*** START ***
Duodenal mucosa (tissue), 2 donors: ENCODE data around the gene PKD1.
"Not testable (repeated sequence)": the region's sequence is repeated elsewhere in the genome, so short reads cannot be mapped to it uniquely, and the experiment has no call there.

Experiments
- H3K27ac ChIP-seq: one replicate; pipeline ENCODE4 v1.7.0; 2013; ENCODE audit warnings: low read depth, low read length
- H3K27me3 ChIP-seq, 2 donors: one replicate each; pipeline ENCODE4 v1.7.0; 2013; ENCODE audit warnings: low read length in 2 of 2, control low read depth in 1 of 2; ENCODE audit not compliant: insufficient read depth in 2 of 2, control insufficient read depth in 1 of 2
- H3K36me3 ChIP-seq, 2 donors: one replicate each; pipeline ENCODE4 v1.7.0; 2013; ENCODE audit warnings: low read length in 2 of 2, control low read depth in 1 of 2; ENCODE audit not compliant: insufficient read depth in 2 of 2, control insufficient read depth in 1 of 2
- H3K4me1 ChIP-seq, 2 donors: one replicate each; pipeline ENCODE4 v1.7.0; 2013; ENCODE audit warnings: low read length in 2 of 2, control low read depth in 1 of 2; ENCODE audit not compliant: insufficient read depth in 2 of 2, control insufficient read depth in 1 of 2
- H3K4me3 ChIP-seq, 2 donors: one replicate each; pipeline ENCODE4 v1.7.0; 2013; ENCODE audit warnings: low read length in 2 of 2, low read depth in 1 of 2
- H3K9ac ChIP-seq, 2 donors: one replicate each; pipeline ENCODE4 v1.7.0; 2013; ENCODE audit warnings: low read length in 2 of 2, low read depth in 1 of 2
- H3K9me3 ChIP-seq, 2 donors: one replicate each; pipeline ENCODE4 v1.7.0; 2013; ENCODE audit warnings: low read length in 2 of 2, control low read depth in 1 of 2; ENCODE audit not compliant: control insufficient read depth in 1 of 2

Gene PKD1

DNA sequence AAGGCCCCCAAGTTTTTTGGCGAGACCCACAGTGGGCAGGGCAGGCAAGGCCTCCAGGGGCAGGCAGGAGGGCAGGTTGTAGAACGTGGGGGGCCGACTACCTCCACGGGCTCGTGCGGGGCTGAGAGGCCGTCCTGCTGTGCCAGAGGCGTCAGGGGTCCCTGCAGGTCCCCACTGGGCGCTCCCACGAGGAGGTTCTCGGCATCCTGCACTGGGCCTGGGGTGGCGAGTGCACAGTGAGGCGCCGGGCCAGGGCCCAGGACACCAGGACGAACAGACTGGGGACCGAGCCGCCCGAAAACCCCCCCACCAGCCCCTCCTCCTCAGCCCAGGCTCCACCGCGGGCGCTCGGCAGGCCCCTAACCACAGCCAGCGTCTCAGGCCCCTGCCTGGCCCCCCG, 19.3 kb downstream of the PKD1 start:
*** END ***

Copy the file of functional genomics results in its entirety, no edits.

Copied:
Duodenal mucosa (tissue), 2 donors: ENCODE data around the gene PKD1.
"Not testable (repeated sequence)": the region's sequence is repeated elsewhere in the genome, so short reads cannot be mapped to it uniquely, and the experiment has no call there.

Experiments
- H3K27ac ChIP-seq: one replicate; pipeline ENCODE4 v1.7.0; 2013; ENCODE audit warnings: low read depth, low read length
- H3K27me3 ChIP-seq, 2 donors: one replicate each; pipeline ENCODE4 v1.7.0; 2013; ENCODE audit warnings: low read length in 2 of 2, control low read depth in 1 of 2; ENCODE audit not compliant: insufficient read depth in 2 of 2, control insufficient read depth in 1 of 2
- H3K36me3 ChIP-seq, 2 donors: one replicate each; pipeline ENCODE4 v1.7.0; 2013; ENCODE audit warnings: low read length in 2 of 2, control low read depth in 1 of 2; ENCODE audit not compliant: insufficient read depth in 2 of 2, control insufficient read depth in 1 of 2
- H3K4me1 ChIP-seq, 2 donors: one replicate each; pipeline ENCODE4 v1.7.0; 2013; ENCODE audit warnings: low read length in 2 of 2, control low read depth in 1 of 2; ENCODE audit not compliant: insufficient read depth in 2 of 2, control insufficient read depth in 1 of 2
- H3K4me3 ChIP-seq, 2 donors: one replicate each; pipeline ENCODE4 v1.7.0; 2013; ENCODE audit warnings: low read length in 2 of 2, low read depth in 1 of 2
- H3K9ac ChIP-seq, 2 donors: one replicate each; pipeline ENCODE4 v1.7.0; 2013; ENCODE audit warnings: low read length in 2 of 2, low read depth in 1 of 2
- H3K9me3 ChIP-seq, 2 donors: one replicate each; pipeline ENCODE4 v1.7.0; 2013; ENCODE audit warnings: low read length in 2 of 2, control low read depth in 1 of 2; ENCODE audit not compliant: control insufficient read depth in 1 of 2

Gene PKD1

DNA sequence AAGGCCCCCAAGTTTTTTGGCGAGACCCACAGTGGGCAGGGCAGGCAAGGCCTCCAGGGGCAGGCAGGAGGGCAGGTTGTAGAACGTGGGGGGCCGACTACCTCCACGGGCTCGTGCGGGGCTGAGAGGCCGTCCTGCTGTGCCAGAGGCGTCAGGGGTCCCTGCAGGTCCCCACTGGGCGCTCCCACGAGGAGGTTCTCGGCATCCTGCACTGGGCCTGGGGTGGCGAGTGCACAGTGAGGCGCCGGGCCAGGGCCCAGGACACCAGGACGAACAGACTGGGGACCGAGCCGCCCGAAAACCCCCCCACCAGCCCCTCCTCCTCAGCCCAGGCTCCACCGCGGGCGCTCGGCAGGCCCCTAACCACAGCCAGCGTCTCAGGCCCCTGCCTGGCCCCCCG, 19.3 kb downstream of the PKD1 start: